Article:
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Walmart Exposed for Selling Dolphin-Deadly Tuna

Seafood should be one of the healthiest food groups, but there are serious concerns about contamination and environmental impact. This has resulted in a growing awareness about the toxins and pollutants found in many seafood items. There are also long-standing concerns about the sustainability of current fishing methods. 

“Dolphin-safe” tuna labeling was established by the U.S. Department of Commerce in 1990. It is an issue that has resonated with American consumers for over 30 years. American companies selling in overseas markets are not bound by this statute and Latin American countries are noted for having weaker dolphin-safe regulations. 

The Earth Island Journal reports that Walmart is selling tuna that has been harvested using these “dolphin-deadly” techniques in the Costa Rican market. There was a time when it was legal to sell tuna in the U.S. that was harvested using methods that aggressively pursued and killed dolphins. Dolphins frequently swim with schools of yellow-fin tuna but as mammals they operate closer to the surface. As a result, they reliably indicate the presence of tuna schools and are easily targeted using unethical fishing methods.

The news that Walmart is possibly selling tuna that is not dolphin-safe serves as a reminder that when buying seafood you need to be aware of where it comes from. Dolphin-safe is closely monitored throughout much of the world but in some regions this abhorrent method is still used to increase profits.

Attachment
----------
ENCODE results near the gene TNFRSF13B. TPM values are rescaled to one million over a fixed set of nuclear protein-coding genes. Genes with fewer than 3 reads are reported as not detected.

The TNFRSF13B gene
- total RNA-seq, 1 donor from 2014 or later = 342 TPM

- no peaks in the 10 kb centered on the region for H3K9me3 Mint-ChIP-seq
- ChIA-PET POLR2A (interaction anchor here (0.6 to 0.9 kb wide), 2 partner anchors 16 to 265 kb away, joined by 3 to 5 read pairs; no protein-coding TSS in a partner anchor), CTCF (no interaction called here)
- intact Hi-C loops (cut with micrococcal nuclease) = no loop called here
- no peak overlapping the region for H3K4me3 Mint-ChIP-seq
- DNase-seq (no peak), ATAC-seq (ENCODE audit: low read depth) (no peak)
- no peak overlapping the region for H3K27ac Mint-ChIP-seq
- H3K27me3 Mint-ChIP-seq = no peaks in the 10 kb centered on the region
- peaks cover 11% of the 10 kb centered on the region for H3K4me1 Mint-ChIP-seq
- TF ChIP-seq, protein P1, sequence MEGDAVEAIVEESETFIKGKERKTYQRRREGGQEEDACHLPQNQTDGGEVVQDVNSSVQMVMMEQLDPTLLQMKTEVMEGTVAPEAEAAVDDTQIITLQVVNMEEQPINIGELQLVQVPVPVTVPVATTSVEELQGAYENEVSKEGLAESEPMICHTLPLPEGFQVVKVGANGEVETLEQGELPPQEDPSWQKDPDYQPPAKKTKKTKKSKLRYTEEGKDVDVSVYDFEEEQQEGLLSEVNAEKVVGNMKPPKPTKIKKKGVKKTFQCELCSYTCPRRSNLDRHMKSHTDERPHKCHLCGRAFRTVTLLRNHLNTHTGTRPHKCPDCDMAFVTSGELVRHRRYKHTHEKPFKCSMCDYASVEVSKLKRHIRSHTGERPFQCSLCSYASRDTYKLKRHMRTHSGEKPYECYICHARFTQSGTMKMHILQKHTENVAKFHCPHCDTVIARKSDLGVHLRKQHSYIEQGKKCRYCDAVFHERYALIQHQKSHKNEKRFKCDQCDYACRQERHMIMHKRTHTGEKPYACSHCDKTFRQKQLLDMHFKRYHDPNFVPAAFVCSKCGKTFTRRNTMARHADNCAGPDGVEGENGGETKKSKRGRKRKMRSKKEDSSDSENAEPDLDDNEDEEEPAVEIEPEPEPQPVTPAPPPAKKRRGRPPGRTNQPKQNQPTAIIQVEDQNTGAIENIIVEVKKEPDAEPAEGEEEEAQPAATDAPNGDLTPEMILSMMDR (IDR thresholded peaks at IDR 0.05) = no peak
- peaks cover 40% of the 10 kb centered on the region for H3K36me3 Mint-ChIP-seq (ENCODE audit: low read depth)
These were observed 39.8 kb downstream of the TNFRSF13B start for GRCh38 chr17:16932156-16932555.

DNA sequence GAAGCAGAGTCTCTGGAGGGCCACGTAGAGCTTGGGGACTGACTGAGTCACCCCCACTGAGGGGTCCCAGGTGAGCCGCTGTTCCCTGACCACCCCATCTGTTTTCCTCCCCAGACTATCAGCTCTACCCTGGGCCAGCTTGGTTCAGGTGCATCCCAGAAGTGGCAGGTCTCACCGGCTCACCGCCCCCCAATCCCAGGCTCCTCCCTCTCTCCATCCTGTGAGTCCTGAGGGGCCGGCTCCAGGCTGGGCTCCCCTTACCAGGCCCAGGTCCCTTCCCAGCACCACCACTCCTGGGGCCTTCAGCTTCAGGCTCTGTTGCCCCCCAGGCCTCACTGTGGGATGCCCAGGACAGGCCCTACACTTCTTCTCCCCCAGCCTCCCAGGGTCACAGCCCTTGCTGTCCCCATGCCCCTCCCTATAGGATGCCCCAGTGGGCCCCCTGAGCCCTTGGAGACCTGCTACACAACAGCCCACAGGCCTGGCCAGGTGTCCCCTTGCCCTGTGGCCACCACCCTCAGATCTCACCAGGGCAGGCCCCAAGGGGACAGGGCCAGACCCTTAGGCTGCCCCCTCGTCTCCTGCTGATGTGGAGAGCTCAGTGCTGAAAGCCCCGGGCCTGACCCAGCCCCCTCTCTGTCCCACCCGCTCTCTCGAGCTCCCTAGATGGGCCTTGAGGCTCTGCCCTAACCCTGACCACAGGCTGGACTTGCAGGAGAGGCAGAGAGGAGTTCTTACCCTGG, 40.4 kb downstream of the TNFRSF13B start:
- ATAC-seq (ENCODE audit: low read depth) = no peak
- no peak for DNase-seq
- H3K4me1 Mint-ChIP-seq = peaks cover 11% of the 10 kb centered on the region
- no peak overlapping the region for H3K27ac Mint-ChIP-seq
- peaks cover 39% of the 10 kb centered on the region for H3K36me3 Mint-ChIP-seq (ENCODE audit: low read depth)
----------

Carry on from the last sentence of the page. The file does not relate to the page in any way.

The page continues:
Dolphin-safe is also not a definitive indicator of sustainability. In most respects, fish and shrimp farms are riddled with the same problems as land-based concentrated animal feeding operations (CAFOs), which include disease-promoting overcrowding, unnatural diets and environmental pollution.

To make matters worse, there is a good chance you are not receiving the product that you paid for. Past studies revealed that 84 percent of white tuna sampled from U.S. retail outlets were actually escolar — a fish that can cause severe digestive problems. Seafood fraud is costing Americans $25 billion annually

Ironically, it is health conscious consumers who are driving demand for seafood and the boom market is likely responsible for unethical practices. Americans increased their seafood consumption by nearly 1 pound per person in 2015, to an average of 15.5 pounds per year, or just over 4.75 ounces per week. This marks the largest increase in seafood consumption in two decades. While this is good news, we still fall short of dietary recommendations, which call for 8 ounces of seafood per week.

Mercury levels can vary more than 100-fold from one species to another and wild-caught Alaskan and sockeye salmon are two of your best options. They’re among the lowest in terms of contamination, and highest in healthy omega-3 fat. The risk of sockeye accumulating high amounts of mercury and other toxins is reduced because of its short life cycle, which is only about three years. Additionally, bioaccumulation of toxins is also reduced by the fact that it doesn't feed on other contaminated, fish. The two designations you want to look for on the label are Alaskan salmon and sockeye salmon. 
 
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